Titan, the Amiens Plant, and the French Government
Some facts are in order. The Amiens plant employs 1,173 French workers. Four years ago the French government asked Titan to try to save the plant. Rather than describe the course of the negotiations, I’ll simply quote Mr. Taylor’s letter to the French industry minister, Arnaud Montebourg (text from BusinessInsider, typographical and grammatical errors inin the BusinessInsider version). See pullquote →
Comparing the U.S. and France
Using OECD data, I assembled two economic indicators: the growth rate of real GDP per capita and the unemployment rate. Both variables covered the period 1990-2011 (the latest annual data available in the OECD online database). Here are the averages:
|Country||Average Unemployment Rate (1990 – 2011)||Average growth, real GDP per capita (1995 – 2011)|
Pay close attention to that last column. The difference in the growth rate is 0.39% per year. Doesn’t sound like much, does it? First, you should know that real GDP is the same as the purchasing power of income (per capita). Let’s consider these growth rates over 30 years (usually the definition of one generation). If the annual income in year 1 was 20,000 (dollars or euros), after 30 years French income will be $26,992.89 versus $30,258.12 in the U.S. The U.S. economic standard of living will grow faster than that of France.
Let’s look at some graphs of the same variables. There’s something disturbing about one of them. I’ll point it out below.
Did you spot it? Since 2008 (the beginning of the Obama administration) the U.S. unemployment rate has risen to French levels. You may draw your own conclusions. I’ve written about this issue many times before. You can read my thoughts by clicking here and here and here.
As always, my data sources and methods are transparent. Click here to download an Excel 2007 file containing all data and calculations.
Mr. Taylor has stated his case very well. France is traveling the same road that Greece, Spain, and some other European countries followed years before. When the French economy begins to collapse I doubt very much that the German government will bail them out.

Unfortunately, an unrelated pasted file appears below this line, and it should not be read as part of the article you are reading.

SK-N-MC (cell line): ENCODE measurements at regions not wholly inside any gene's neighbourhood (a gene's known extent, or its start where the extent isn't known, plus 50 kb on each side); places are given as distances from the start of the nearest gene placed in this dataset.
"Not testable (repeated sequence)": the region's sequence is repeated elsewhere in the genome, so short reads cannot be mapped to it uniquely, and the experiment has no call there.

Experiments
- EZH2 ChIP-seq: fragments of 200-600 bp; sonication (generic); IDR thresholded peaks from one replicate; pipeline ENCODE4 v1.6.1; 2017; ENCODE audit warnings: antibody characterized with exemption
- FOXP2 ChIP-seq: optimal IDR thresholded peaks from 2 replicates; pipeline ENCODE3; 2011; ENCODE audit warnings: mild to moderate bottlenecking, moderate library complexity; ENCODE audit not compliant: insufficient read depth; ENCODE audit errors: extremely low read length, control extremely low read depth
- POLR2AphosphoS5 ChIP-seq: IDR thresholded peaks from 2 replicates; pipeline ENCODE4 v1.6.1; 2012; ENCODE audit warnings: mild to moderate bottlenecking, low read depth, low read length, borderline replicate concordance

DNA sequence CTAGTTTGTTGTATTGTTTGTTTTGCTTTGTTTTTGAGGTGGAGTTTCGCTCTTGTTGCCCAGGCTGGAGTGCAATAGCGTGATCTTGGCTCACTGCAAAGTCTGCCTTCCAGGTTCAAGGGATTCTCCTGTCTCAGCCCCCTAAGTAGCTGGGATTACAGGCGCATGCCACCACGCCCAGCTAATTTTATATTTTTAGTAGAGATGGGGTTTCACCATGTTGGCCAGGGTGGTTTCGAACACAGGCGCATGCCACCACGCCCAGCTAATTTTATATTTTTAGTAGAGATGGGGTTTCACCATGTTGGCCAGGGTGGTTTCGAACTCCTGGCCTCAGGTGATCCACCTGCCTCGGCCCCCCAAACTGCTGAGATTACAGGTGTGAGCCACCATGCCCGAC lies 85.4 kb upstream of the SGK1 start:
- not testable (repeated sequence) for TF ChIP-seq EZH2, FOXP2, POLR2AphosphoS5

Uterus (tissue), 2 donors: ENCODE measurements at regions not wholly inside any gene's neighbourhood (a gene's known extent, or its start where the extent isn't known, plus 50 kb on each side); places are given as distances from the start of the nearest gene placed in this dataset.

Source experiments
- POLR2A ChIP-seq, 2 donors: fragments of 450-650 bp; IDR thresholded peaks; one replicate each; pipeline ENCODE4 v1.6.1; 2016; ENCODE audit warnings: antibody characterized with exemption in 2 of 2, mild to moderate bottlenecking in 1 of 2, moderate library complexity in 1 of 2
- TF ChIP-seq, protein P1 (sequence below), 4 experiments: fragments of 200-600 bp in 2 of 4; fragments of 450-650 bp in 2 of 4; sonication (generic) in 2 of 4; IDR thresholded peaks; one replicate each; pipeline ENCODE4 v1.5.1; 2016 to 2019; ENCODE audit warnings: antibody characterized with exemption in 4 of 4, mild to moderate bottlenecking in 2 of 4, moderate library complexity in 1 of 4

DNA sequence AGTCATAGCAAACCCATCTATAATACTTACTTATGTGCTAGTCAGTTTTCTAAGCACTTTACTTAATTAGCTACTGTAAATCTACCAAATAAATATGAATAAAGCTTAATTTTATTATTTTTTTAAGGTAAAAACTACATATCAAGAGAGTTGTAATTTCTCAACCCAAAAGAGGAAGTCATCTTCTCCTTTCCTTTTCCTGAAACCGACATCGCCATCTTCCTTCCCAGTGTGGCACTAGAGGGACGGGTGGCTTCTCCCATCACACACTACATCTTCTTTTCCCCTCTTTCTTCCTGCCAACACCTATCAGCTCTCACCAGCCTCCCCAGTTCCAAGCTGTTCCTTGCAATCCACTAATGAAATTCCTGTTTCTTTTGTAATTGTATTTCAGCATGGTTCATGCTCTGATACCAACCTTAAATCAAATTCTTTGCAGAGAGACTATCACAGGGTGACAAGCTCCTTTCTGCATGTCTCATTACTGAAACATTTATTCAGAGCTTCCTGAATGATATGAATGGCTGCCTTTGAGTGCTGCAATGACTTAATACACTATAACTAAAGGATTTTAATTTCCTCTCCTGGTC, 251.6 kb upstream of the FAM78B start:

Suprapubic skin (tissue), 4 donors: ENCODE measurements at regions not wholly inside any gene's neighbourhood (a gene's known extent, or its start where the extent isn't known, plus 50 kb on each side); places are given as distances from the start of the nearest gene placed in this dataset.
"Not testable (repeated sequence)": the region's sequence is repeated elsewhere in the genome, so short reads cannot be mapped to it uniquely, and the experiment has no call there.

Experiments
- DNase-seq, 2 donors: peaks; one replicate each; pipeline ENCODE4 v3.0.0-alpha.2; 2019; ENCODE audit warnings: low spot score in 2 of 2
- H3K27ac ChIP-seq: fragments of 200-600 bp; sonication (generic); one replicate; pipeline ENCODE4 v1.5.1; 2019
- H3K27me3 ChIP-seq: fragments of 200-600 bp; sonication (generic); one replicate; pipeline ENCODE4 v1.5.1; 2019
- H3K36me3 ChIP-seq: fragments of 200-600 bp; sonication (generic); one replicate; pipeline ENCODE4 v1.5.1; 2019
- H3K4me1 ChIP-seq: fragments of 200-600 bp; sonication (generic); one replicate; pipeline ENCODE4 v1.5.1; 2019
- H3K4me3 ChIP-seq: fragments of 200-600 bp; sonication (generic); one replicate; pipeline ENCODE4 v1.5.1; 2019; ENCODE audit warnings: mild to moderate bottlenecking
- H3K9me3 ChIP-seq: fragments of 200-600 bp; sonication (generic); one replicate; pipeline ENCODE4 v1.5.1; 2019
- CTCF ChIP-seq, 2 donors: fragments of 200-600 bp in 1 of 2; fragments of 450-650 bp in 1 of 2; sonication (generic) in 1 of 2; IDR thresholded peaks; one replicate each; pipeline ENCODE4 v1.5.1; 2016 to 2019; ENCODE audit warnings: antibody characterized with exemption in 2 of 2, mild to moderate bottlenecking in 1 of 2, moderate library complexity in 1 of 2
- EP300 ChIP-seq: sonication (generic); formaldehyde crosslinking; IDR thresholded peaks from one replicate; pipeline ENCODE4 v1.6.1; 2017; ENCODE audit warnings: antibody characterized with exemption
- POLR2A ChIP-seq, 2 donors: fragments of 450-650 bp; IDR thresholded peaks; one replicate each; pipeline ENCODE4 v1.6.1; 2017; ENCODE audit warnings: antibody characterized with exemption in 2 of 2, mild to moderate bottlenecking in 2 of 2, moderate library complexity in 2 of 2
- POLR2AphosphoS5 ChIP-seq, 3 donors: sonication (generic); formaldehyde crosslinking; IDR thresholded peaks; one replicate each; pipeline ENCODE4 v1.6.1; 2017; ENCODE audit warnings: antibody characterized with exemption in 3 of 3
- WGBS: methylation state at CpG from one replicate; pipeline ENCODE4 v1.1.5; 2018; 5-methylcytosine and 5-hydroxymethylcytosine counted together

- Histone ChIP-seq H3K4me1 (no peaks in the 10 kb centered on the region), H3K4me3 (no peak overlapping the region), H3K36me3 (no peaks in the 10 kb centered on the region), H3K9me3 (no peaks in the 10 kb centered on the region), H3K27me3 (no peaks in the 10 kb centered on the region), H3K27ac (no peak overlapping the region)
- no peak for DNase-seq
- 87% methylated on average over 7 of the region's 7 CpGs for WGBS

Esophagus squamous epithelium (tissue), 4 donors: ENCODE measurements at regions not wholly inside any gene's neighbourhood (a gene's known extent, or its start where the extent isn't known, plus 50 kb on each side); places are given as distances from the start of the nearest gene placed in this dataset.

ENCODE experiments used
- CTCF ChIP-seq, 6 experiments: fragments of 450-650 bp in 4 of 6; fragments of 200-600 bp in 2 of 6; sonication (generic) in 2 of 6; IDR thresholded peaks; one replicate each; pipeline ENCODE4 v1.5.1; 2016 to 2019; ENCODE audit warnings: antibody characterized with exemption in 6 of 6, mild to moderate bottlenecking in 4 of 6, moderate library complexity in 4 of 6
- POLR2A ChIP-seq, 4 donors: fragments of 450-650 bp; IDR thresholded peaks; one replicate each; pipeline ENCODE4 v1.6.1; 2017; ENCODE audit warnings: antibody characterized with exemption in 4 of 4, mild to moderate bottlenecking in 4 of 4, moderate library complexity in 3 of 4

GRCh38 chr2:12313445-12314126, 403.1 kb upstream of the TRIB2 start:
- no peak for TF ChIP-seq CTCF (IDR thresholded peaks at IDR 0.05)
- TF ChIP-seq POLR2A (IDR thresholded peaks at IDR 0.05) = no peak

The damage from a minimum wage hike depends on the overall labor market. If the job market is buoyant, as it is in the fracking boomtown of Williston, N.D., fast-food workers may already make more than $9 an hour. But when the jobless rate is high, as it still is in California and New York, the increase punishes minority youth in particular.
That is what happened during the last series of wage hikes to $7.25 from $5.15 that started in July 2007 as the economy was headed toward recession. The last increase hit in July 2009 just after the recession ended, and as the nearby chart shows, the jobless rate jumped for teens and black teens especially. For black teens, the rate has remained close to 40% and was still 37.8% in January.
A study by economists William Even of Miami University and David Macpherson of Trinity University concludes that in the 21 states where the full 40% wage increase took effect, “the consequences of the minimum wage for black young adults without a diploma were actually worse than the consequences of the Great Recession.”
The Neumark-Wascher Meta-Analysis
The first paper, by David Neumark and William Wascher (National Bureau of Economic Research, Inc, NBER Working Papers: 12663, 2006) summarizes the results of 102 empirical studies of the impact of the minimum wage on employment. These studies were all done after 1990. To economists that means the studies were done carefully and correctly using the appropriate statistical techniques. Of the 33 studies the authors selected as being the “most credible” 85 percent found a significant negative impact of a higher minimum wage on employment. Raise the minimum wage and unemployment increases. (Using all 102 studies, “only eight give a relatively consistent indication of positive employment effects.” (Neumark and Wascher, p. 121). In other words, about 92% of the studies found a negative or ambiguous impact on employment. The authors also state that about 2/3 of the 102 studies find unambiguous negative impacts on employment when the minimum wage rises.
Prof. Neumark has written extensively on this subject, including an intriguing article on the interaction between the minimum wage and the earned income tax credit (EITC). In “Does a Higher Minimum Wage Enhance the Effectiveness of the Earned Income Tax Credit?” (Industrial and Labor Relations Review, July 2011, v. 64, iss. 4, pp. 712-46). Summarizing their results, they find that the EITC is a far more effective tool for raising income without negative impacts on employment. They also found that a higher minimum wage has virtually no impact on poverty.
The Wall Street Journal article also cites two other studies. Here’s a pullquote from the Wall Street Journal editorial →.
The Even-Macpherson Micro Study